Mayans, Monkeys and Micheladas: A Central American Adventure travel blog

San Juan Chamula market with the church in the background

Chicken Bus Terminal, Huehuetenango


Tuesday 29.03.05

Our next venture was to San Juan de Chamula, a village in the hills near San Cristobel, populated by the indigenous Tzotzil Maya people. To get there, we hopped in a stylish metallic blue Combi; one of many in Mexico used for public transport. The town, and especially its Church is famous for its fusion of Catholic and indigenous beliefs. Inside the church, sculpted holy figures in glass cases line the walls up to the altar, while indigenous people sit and light candles on the pine needle covered floor and chickens wander about. Jesus lies in state in a glass coffin near the altar because the locals believe he was not resurrected after dying on the cross. In a spiritual win for beverage multinationals, the Mayans here employ Coca-Cola or Pepsi during their worship, washing their hands and arms with the bubbly liquids and burping to release evil spirits.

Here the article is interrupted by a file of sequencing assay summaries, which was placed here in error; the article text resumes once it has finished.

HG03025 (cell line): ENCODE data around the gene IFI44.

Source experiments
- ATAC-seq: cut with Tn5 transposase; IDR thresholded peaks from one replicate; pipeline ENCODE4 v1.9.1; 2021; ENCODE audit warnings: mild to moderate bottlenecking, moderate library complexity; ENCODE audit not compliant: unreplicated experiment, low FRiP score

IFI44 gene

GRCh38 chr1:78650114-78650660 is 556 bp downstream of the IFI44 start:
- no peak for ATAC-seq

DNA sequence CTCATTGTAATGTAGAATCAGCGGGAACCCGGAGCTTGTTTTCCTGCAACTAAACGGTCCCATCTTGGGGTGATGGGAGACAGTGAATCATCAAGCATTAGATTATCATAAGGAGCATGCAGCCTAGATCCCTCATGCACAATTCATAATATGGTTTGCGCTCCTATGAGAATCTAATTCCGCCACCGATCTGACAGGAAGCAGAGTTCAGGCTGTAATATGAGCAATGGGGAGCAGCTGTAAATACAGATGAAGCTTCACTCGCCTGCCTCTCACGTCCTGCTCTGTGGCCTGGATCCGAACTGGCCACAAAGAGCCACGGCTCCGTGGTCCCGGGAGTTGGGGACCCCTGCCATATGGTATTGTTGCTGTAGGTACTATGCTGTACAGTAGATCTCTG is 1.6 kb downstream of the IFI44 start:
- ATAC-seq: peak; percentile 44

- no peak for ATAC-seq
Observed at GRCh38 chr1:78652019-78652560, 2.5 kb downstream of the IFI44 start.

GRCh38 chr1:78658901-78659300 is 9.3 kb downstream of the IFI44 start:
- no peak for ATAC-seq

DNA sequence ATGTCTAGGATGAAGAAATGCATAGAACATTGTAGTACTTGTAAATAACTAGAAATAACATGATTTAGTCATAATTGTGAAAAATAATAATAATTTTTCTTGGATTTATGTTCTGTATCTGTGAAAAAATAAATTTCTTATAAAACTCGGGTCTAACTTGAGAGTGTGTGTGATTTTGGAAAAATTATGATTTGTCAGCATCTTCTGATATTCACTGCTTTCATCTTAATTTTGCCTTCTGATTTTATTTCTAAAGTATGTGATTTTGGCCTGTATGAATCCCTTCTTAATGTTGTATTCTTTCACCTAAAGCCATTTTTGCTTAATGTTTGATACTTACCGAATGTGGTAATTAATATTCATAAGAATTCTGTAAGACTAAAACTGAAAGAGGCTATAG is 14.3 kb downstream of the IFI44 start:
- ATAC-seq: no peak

We left for Guatemala the following day, passing through the greenest farming land I had seen since arriving in Mexico. But on the far horizon, mountains loomed, coloured blue by distance - the frontier into Guatemala was approaching. As we neared the border, the landscape changed, mountains springing up from the plains and the vegetation quickly becoming more lush.

I made my first border crossing on foot, and we boarded a Chicken Bus for the town of Huehuetenango. Chicken Buses, the primary form of transportation here are icons of Guatemala - the traditional yellow American school buses from TV repainted in amazing colours. They rarely leave until full, and stop wherever possible to pick up and drop off passengers. As a result, the journeys are often long and uncomfortable but never without entertainment, either from the Reggaet├│n on repeat, live animals on board or new records set for people-packing.

Past houses and vegetation clinging precariously to the sides of tall mountains our bus coughed and spluttered, while the lady in front of me followed suit when the toxic fumes floated through the open windows. We even stopped twice because the bus overheated but thankfully made it to Huehuetenango by nightfall. I made the unfortunate error of being too close to the rear as it roared off and inhaled an alveoli-wilting dose of toxic carbon compounds.



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